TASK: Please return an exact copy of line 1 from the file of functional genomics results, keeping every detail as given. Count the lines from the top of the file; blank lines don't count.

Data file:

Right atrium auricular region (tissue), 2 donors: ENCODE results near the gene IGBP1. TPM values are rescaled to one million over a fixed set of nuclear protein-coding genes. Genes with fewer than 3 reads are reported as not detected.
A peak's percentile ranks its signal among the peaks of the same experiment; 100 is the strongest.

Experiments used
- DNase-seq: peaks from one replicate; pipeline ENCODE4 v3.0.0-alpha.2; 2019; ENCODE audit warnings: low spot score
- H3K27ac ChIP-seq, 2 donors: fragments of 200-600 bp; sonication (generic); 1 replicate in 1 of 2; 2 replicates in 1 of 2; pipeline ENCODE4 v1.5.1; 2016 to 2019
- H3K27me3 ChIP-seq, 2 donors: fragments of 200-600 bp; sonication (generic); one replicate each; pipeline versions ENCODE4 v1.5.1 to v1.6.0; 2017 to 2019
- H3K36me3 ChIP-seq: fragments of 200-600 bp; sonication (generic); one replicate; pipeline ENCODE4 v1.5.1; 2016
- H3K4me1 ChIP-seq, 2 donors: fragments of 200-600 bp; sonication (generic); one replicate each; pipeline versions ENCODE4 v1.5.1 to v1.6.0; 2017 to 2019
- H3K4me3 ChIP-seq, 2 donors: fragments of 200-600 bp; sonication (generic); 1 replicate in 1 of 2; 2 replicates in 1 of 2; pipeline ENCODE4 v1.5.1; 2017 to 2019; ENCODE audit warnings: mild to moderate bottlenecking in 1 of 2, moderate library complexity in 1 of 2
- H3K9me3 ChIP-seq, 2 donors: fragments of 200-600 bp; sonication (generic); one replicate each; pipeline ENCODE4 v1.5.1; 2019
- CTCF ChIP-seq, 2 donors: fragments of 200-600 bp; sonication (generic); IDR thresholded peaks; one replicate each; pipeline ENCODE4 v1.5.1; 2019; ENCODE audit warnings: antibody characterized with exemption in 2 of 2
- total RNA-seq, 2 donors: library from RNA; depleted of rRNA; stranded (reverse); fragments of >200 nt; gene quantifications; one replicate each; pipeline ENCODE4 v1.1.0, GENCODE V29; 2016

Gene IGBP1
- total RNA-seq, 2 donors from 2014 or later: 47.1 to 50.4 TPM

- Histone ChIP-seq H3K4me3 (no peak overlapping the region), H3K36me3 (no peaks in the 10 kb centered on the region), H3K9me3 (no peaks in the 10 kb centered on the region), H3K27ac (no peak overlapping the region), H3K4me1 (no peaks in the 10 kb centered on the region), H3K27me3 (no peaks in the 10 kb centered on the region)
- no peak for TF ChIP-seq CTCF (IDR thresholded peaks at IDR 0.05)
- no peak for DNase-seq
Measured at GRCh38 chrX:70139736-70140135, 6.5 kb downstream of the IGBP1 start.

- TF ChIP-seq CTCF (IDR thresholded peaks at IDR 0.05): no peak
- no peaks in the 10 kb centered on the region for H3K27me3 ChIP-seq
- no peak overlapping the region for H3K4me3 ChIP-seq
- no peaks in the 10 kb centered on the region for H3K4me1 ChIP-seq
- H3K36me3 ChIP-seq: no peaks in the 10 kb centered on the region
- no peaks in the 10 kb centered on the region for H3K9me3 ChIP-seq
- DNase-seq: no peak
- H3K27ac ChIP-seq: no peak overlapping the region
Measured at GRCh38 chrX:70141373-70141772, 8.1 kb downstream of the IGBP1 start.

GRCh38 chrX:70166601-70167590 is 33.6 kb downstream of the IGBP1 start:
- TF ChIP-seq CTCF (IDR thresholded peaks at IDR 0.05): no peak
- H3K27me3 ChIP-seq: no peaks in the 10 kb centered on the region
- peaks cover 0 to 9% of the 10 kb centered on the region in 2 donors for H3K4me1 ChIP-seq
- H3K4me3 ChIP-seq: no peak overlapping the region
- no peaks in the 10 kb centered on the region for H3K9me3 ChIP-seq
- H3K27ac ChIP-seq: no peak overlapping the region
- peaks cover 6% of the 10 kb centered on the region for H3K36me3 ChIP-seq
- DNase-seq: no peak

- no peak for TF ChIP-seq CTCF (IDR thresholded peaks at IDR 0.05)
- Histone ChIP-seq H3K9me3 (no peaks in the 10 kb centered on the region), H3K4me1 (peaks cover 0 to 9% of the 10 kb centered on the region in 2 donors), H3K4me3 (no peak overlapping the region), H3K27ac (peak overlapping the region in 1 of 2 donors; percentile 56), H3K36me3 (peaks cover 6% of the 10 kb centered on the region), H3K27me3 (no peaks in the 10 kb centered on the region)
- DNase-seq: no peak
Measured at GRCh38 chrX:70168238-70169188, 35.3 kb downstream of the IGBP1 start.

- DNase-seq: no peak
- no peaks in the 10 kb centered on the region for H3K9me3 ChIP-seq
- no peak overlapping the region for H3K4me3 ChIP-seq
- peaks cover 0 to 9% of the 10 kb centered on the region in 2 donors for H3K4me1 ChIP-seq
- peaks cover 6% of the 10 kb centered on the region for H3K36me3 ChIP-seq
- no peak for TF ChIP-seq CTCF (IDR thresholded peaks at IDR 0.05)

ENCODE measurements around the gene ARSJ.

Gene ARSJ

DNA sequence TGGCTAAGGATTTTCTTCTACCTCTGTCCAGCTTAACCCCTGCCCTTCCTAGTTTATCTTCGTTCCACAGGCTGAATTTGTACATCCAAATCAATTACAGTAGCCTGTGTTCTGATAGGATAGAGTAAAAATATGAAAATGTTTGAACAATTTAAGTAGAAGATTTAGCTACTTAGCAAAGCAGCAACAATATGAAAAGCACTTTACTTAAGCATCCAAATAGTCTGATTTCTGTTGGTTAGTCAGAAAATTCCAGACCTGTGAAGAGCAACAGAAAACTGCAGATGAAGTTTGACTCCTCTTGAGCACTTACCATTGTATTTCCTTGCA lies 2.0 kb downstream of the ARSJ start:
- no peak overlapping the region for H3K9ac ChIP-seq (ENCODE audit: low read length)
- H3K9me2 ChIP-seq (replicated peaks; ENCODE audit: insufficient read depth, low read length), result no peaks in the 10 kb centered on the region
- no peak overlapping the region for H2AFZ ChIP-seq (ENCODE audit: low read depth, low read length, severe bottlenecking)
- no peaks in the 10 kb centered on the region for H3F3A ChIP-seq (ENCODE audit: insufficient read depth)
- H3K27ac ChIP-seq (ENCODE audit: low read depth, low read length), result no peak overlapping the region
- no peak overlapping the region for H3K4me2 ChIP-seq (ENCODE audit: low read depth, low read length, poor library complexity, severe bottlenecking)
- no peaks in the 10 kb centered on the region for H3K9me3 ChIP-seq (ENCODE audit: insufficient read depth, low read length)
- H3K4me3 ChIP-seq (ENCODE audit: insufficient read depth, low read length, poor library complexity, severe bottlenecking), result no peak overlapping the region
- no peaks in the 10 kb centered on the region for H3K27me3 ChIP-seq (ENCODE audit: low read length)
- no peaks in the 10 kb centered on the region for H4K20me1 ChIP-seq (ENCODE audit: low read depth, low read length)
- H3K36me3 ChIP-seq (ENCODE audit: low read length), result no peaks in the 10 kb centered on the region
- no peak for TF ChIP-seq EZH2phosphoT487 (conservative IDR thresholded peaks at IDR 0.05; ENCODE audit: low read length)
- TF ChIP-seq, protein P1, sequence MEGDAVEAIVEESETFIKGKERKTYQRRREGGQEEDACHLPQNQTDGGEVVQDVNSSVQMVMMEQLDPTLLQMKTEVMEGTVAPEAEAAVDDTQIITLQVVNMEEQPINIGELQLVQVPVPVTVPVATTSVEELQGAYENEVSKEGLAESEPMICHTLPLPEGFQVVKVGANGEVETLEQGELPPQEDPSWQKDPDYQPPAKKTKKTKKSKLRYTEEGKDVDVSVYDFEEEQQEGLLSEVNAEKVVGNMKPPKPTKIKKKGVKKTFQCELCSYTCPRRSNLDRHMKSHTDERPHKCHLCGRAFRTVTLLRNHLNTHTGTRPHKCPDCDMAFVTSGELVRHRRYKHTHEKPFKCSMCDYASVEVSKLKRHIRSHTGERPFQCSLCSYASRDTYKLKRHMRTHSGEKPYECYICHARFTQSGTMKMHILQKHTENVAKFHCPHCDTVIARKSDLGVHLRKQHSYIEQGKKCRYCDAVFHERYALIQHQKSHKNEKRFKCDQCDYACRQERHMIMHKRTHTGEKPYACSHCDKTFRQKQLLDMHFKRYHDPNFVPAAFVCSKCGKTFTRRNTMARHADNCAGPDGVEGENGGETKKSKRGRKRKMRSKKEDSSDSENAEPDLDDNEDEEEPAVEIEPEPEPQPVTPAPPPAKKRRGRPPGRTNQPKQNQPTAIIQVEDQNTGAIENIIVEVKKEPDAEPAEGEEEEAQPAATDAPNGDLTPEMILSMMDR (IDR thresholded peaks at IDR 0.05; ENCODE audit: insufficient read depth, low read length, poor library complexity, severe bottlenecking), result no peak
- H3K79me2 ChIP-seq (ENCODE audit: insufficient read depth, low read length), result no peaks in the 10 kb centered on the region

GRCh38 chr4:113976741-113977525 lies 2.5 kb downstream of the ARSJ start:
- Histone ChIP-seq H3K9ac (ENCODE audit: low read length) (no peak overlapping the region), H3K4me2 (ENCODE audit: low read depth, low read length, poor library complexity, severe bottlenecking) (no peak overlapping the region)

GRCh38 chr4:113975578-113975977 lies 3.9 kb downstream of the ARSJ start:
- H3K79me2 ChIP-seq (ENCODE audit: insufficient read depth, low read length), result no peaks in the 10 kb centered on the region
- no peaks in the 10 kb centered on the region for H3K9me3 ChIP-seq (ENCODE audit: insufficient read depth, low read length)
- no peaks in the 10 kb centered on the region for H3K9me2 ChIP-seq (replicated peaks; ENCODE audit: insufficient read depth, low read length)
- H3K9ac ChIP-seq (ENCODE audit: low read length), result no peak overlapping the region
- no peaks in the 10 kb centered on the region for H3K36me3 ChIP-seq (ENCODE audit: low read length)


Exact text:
Right atrium auricular region (tissue), 2 donors: ENCODE results near the gene IGBP1. TPM values are rescaled to one million over a fixed set of nuclear protein-coding genes. Genes with fewer than 3 reads are reported as not detected.